Barbara Jordan has long been an LGBTQ+ icon. She was the first woman to deliver the keynote address at a Democratic National Convention in 1976, and she was well-known for delivering the opening statement at the House Judiciary Committee Hearings to impeach Richard Nixon. She also created legislation to broaden the 1965 Voting Rights Act to include and protect Latinx voters.
As the first Black woman elected to Congress from the South and as a leader in the Civil Rights movement, Jordan’s lesbianism was the worst-kept secret during her rise as a Democratic star. It was well-known among her friends and colleagues as they were introduced to her partner of more than 30 years, Nancy Earl, but it was never discussed publicly.
Even more hidden than her lesbianism was her disability, yet Jordan was one of the few disabled members of Congress. Jordan had multiple sclerosis, and she used a wheelchair in her later years to remain ambulatory, including when she spoke at the 1992 Democratic National Convention. In 1994, President Bill Clinton awarded her the Presidential Medal of Freedom.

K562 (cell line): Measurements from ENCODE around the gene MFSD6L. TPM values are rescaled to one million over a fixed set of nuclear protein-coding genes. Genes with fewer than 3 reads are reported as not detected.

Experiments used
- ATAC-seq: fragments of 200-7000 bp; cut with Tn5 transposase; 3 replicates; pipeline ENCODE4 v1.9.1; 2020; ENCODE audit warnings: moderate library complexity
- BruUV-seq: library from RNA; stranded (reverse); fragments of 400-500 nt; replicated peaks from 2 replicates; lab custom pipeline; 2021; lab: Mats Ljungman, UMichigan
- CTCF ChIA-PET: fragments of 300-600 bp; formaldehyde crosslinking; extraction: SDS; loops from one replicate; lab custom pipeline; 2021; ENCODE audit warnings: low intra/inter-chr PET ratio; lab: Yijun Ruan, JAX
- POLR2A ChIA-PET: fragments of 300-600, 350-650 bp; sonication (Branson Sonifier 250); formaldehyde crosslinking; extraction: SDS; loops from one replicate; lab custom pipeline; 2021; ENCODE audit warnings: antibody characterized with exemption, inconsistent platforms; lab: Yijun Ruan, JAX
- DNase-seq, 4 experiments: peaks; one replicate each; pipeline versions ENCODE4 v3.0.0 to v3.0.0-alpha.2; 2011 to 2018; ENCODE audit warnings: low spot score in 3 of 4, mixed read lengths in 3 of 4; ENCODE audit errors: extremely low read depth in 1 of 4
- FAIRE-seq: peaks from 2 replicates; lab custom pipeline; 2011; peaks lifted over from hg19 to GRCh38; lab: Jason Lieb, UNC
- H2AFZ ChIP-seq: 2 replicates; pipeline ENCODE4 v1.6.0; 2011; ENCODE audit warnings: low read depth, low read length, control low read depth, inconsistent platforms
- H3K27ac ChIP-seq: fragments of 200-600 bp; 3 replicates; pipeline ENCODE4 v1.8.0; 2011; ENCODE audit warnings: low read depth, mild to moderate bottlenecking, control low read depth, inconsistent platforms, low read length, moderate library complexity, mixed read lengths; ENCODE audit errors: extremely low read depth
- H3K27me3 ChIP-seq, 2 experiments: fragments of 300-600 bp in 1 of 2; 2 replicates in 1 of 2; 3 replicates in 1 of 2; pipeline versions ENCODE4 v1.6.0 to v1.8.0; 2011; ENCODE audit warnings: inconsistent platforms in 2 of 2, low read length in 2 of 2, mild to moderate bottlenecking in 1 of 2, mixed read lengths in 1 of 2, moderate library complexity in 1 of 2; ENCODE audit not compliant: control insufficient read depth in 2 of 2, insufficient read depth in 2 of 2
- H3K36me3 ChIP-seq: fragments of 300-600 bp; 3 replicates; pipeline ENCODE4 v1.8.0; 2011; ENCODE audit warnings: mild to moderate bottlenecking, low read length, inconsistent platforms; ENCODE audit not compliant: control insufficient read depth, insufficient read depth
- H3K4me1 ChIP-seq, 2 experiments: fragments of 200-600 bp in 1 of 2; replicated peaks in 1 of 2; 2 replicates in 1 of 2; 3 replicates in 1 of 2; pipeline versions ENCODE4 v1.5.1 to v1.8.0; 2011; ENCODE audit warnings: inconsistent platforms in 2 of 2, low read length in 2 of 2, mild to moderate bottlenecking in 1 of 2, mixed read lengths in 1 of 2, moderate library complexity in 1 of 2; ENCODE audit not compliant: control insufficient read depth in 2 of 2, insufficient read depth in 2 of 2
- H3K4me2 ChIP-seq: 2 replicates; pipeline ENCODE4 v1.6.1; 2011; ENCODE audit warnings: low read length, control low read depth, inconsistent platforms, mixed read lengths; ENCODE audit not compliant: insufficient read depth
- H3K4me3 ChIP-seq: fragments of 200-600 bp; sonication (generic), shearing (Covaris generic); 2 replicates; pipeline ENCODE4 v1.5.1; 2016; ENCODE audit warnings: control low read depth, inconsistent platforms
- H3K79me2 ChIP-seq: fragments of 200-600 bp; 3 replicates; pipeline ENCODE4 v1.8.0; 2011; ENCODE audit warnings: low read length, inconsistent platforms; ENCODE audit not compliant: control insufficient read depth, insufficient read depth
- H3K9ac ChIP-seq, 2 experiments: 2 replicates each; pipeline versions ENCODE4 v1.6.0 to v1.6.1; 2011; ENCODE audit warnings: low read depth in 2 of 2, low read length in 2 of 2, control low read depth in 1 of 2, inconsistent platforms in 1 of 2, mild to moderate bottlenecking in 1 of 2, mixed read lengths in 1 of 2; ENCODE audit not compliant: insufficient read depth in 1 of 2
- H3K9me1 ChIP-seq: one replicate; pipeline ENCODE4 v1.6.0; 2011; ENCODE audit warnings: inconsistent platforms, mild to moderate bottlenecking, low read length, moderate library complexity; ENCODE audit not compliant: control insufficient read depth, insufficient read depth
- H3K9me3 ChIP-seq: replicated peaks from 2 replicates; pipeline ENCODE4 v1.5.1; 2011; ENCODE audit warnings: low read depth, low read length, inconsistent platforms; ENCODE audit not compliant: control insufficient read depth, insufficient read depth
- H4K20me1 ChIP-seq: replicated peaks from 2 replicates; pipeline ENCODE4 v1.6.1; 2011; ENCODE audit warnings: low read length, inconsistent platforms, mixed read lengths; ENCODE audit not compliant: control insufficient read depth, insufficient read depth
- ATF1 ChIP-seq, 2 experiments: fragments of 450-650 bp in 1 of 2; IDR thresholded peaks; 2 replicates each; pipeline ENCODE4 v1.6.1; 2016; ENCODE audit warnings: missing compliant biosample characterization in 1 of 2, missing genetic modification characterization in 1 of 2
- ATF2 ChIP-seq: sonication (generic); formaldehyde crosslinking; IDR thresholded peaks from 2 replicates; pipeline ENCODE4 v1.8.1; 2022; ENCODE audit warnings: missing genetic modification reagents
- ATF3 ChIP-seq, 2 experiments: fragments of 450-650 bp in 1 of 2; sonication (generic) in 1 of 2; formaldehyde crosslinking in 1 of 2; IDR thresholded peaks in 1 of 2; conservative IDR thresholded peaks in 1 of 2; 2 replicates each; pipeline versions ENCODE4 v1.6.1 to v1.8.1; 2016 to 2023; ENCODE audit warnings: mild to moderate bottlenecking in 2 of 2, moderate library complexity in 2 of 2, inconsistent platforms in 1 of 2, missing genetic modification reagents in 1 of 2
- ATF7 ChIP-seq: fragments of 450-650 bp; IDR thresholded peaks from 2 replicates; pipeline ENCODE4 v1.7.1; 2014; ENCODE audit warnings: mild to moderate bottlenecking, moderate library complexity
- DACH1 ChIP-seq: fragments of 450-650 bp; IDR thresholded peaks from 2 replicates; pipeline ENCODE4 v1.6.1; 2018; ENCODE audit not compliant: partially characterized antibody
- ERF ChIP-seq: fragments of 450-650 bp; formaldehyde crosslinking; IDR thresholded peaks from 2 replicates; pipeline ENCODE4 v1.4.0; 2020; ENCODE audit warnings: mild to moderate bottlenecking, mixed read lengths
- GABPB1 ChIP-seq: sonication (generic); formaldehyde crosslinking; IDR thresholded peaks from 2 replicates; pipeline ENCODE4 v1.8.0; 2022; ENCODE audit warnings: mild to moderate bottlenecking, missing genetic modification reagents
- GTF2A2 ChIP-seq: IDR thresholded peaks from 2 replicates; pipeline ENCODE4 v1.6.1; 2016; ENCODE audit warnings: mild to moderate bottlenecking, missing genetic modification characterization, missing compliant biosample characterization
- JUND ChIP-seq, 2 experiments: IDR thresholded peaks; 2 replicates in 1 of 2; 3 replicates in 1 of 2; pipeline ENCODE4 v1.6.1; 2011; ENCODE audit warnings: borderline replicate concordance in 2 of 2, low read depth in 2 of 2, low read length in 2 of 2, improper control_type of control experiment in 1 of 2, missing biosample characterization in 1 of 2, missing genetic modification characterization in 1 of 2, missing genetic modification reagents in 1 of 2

Kenny Fries is a longtime gay and disability rights activist, world-renowned poet and memoirist, who was born with shortened and twisted legs. He recounted in “Body, Remember: A Memoir,” being born to a fainting father and maternal grandmother screaming, “My daughter gave birth to a freak!”
Fries was the first disabled student admitted to a public school in New York City. He has an MFA from Columbia University and has been awarded two Fulbrights and the National Endowment for the Arts grants, among other awards. In 2017, he created the Fries Test for disability representation in fiction, TV and film, similar to the Bechdel Test for women.
Fries is the author of many books and scholarly works and has written extensively in literary and other venues on the intersection of gayness and disability in his own life and in the larger community. He is the editor of “Staring Back: The Disability Experience from the Inside Out,” the first multi-genre body of work that exclusively featured disabled writers telling their stories. The majority of Fries’ books and poems were written due to his experiences as a disabled, gay Jewish man